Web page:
Discipleship Retro

Have you noticed how many things have gone retro… clothes, cars, furniture, appliances.  Vinyl records are making a comeback.   I wish I had kept my leisure suits because I am sure they will return soon! Maybe even my bell bottom pants I wore in college.  Some are nostalgic and want to return to the good ole days when church attendance was up and life seemed much simpler.

This retro thinking reminds me of how we sometimes view discipleship.

We go to all the new conferences, seminars and read the latest books to get a grip on how to more effectively grow our churches and make disciples.  Nothing wrong with that, but everyone seems to be looking for the discipleship silver bullet; that one easy step that will propel our church forward and solve all our problems.  Maybe, something from the past was lost.  We debate Sunday School versus small groups, traditional music versus contemporary, deacons versus elders, using hymn books versus projectors, and on and on.

The truth is the Lord can bless any church He chooses to bless regardless of their music or methods.   1 Cor 3:6 says, “I planted, Apollos watered, but God was causing the growth.”  NASU  “makes things grow” NIV “God gave the increase” KJV  “God gave the growth” HCSB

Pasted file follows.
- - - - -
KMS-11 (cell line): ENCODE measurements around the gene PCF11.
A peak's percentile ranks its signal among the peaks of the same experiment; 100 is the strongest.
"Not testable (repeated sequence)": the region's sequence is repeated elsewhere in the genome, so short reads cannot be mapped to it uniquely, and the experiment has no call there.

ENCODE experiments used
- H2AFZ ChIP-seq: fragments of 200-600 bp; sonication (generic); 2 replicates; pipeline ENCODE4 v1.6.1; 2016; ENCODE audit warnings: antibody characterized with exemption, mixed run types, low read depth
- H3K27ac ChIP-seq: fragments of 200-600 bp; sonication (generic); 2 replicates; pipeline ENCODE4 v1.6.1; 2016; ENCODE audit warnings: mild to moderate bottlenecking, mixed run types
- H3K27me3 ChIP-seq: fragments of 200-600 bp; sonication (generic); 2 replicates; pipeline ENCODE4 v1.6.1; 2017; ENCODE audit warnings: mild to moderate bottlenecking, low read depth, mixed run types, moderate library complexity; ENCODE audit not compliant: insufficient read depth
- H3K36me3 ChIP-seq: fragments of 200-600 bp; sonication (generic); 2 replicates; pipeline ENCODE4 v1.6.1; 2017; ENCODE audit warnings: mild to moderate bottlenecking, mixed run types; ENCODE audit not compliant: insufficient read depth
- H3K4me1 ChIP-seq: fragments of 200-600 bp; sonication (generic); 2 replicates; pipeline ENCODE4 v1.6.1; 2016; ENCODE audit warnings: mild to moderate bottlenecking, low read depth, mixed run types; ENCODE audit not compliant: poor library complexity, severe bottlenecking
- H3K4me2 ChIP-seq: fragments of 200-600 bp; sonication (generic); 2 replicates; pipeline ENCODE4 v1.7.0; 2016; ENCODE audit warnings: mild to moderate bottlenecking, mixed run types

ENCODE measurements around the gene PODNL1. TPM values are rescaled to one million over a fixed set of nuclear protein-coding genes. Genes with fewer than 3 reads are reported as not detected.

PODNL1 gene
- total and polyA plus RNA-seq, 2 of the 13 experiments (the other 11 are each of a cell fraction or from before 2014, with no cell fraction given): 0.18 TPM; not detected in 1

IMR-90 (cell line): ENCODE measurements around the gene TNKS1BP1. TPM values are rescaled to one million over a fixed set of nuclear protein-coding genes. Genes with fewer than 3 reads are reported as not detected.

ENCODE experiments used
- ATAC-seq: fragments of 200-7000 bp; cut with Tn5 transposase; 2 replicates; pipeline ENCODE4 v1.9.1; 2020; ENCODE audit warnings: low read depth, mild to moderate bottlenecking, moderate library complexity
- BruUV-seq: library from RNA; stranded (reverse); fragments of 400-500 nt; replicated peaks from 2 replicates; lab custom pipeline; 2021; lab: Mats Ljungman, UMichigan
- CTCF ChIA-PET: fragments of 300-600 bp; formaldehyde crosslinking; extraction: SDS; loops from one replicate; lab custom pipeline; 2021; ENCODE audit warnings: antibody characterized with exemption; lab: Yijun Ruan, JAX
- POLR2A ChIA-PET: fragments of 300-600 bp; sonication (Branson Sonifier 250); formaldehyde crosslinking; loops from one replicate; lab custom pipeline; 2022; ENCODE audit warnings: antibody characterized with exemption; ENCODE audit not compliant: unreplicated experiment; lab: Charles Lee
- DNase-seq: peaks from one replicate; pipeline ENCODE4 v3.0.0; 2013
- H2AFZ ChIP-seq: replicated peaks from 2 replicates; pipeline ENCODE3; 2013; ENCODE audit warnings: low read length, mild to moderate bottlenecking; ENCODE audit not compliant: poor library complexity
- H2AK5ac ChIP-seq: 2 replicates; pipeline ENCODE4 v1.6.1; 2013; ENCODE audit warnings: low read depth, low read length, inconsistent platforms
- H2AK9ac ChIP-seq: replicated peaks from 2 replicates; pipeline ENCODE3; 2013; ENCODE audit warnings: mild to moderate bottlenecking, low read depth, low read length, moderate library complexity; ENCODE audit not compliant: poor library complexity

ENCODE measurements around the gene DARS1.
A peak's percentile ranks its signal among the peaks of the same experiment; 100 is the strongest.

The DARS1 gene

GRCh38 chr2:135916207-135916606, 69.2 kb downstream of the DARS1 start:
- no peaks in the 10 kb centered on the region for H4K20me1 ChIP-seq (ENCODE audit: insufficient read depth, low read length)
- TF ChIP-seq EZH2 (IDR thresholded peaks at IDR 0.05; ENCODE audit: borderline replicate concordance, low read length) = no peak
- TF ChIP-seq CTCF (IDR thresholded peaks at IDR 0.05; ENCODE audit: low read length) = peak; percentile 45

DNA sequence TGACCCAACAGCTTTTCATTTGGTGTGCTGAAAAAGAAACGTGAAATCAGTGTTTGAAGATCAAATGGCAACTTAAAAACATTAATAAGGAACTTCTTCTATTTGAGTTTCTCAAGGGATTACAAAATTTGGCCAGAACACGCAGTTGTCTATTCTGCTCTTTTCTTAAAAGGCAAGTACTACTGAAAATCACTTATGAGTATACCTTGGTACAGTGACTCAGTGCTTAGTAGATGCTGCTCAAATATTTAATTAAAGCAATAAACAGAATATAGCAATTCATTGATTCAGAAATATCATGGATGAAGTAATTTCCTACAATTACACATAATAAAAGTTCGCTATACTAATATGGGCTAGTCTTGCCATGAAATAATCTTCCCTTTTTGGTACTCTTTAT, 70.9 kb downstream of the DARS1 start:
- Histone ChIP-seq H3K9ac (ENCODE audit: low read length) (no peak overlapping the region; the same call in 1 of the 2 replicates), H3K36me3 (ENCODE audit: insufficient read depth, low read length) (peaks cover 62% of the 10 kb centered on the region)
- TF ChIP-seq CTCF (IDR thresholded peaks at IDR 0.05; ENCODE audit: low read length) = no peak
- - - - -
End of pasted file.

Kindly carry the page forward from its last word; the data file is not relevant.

The single factor I’ve observed in churches that are growing is the fact that they are committed to “make disciples.”  They constantly celebrate baptisms and spiritual victories in the lives of their members and other lives that their members touch.

They are not so much doing church as they are being the church.  The members have been equipped, trained and released to do ministry.  All feel called to make disciples and all are using their spiritual gifts to make a difference in their churches and communities.  This is not rocket science.

My observation is that discipleship happens best in small groups with someone who loves the Lord and loves people and is willing to spend some time and energy helping these people grow in Christ.  Jesus modeled this with His disciples.  We cannot improve on His Message or His Model for doing discipleship.

We need a discipleship retro back to the first century.

I believe it was Will Rogers who said, “Nostalgia is not what it used to be.”  I do wish I could wear my bell bottoms again.

Keep the Son in your Eyes,

Mike James

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